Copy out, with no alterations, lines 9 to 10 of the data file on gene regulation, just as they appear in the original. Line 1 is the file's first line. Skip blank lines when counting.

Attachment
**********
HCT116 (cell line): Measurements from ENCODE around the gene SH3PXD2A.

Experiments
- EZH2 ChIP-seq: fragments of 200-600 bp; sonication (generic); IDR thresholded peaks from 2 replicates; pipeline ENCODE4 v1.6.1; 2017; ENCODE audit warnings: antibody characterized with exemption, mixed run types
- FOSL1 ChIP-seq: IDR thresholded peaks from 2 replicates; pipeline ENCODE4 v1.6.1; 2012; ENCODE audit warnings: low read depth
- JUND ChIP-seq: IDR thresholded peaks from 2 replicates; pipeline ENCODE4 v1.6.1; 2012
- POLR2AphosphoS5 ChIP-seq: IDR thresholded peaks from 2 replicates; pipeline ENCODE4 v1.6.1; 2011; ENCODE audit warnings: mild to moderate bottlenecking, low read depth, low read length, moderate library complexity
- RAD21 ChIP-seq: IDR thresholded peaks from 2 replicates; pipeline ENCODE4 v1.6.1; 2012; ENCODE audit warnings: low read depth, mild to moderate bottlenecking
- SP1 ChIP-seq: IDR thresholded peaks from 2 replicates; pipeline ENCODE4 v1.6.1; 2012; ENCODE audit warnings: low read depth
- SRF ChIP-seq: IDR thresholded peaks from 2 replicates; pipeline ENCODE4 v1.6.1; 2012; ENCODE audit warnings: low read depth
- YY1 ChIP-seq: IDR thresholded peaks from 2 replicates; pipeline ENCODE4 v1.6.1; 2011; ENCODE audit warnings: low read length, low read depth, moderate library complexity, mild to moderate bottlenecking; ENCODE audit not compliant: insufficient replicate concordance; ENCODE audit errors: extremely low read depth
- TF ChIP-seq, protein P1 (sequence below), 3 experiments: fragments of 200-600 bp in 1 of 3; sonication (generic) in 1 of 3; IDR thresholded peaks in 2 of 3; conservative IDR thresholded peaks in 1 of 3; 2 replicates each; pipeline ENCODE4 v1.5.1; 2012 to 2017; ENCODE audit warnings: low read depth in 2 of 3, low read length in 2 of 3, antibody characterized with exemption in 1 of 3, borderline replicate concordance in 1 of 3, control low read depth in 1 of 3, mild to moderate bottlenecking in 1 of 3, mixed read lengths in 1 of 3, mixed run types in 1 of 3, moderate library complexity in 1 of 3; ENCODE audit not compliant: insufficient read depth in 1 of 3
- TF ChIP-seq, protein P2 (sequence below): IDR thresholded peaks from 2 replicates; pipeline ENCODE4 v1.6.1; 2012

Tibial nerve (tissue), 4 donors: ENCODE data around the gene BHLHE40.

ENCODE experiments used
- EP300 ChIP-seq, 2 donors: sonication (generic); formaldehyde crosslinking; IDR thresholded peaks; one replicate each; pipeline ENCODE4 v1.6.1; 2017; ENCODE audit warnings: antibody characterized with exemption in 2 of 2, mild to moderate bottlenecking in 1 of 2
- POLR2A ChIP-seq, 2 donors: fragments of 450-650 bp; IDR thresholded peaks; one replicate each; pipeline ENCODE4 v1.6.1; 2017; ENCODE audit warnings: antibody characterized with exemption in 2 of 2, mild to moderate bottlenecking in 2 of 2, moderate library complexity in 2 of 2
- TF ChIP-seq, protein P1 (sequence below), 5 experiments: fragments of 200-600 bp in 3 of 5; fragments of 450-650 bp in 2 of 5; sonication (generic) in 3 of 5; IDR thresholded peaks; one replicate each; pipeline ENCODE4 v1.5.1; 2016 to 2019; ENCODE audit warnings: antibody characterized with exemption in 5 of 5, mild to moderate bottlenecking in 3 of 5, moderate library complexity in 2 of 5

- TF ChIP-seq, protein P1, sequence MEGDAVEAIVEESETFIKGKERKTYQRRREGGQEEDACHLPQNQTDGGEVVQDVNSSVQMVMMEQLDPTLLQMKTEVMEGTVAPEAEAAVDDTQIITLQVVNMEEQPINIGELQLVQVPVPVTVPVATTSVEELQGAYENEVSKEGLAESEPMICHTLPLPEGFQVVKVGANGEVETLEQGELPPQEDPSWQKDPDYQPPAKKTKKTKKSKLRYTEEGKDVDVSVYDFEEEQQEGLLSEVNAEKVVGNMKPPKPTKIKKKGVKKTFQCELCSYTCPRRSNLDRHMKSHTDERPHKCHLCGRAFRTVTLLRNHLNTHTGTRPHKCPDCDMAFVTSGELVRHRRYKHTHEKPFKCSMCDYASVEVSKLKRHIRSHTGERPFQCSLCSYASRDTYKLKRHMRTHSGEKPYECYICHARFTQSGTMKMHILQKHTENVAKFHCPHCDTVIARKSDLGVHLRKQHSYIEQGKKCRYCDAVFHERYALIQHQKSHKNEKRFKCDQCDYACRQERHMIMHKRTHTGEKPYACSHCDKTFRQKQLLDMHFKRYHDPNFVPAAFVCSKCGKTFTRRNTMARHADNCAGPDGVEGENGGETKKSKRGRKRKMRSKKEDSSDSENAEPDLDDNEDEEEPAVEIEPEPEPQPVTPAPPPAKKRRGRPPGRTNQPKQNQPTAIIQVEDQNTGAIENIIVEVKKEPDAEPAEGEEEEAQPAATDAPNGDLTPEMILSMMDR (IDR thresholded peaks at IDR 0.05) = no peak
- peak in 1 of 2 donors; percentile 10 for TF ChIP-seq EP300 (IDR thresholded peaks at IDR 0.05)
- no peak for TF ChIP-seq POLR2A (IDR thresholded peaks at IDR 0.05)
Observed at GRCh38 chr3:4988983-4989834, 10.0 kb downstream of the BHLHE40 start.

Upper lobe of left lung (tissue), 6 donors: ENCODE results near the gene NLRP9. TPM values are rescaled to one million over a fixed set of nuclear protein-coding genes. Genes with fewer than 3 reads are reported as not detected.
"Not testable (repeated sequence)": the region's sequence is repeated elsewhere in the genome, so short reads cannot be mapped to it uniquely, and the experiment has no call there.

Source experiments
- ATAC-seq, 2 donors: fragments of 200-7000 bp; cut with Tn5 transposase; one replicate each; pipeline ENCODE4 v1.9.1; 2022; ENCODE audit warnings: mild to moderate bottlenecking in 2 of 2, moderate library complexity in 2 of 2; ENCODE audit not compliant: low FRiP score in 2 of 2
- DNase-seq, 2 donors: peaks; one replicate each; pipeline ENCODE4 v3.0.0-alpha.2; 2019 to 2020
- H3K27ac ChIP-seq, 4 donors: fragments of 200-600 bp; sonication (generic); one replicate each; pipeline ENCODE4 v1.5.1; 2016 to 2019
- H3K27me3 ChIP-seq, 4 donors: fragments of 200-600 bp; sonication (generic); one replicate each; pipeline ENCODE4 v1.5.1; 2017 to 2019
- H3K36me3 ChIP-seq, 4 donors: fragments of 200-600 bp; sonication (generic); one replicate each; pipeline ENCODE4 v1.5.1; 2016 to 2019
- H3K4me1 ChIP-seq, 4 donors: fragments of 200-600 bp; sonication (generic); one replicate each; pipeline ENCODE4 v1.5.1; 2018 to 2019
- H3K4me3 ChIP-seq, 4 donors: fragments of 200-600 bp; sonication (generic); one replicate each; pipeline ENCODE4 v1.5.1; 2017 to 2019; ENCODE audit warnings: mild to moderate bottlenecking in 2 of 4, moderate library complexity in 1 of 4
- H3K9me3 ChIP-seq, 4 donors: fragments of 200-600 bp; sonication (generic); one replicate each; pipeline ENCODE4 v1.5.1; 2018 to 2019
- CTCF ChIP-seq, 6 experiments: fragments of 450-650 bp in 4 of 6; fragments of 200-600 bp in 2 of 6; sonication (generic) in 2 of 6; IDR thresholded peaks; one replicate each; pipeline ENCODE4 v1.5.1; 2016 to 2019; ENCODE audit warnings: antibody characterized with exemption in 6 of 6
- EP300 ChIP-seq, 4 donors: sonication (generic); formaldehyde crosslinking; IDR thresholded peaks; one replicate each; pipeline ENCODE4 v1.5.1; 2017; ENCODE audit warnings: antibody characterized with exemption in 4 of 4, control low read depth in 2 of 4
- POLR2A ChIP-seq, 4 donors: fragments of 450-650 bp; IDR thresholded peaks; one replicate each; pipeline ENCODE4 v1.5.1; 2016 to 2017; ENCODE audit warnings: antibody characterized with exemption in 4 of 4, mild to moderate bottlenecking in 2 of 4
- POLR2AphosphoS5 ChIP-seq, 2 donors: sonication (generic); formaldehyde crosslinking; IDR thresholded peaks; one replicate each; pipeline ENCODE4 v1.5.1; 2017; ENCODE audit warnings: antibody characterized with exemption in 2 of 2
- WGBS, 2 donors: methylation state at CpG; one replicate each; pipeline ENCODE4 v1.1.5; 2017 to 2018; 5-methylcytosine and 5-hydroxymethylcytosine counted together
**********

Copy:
- SRF ChIP-seq: IDR thresholded peaks from 2 replicates; pipeline ENCODE4 v1.6.1; 2012; ENCODE audit warnings: low read depth
- YY1 ChIP-seq: IDR thresholded peaks from 2 replicates; pipeline ENCODE4 v1.6.1; 2011; ENCODE audit warnings: low read length, low read depth, moderate library complexity, mild to moderate bottlenecking; ENCODE audit not compliant: insufficient replicate concordance; ENCODE audit errors: extremely low read depth